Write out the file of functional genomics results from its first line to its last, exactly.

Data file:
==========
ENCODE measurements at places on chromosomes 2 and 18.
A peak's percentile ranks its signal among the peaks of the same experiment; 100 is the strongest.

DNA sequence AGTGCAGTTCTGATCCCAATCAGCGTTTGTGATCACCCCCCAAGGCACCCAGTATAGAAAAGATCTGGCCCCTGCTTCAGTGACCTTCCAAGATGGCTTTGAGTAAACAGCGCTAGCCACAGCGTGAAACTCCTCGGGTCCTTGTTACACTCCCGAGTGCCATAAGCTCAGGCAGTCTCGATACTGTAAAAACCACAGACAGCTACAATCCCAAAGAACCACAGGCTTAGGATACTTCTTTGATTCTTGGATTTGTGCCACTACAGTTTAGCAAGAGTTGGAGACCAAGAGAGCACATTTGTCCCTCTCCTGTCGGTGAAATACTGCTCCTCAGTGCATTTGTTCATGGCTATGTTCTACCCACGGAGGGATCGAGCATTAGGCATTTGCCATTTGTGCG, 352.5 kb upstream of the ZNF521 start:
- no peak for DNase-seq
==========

ENCODE measurements at places on chromosomes 2 and 18.
A peak's percentile ranks its signal among the peaks of the same experiment; 100 is the strongest.

DNA sequence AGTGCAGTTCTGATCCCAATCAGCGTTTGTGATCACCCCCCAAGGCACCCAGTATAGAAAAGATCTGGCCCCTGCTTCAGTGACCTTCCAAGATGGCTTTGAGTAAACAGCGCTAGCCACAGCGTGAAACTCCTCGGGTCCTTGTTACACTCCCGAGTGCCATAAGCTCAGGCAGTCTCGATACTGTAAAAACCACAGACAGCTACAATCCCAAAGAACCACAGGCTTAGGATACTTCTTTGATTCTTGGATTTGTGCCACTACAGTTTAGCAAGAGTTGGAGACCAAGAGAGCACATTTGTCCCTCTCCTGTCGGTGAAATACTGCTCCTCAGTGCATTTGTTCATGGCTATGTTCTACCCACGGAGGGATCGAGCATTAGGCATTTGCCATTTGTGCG, 352.5 kb upstream of the ZNF521 start:
- no peak for DNase-seq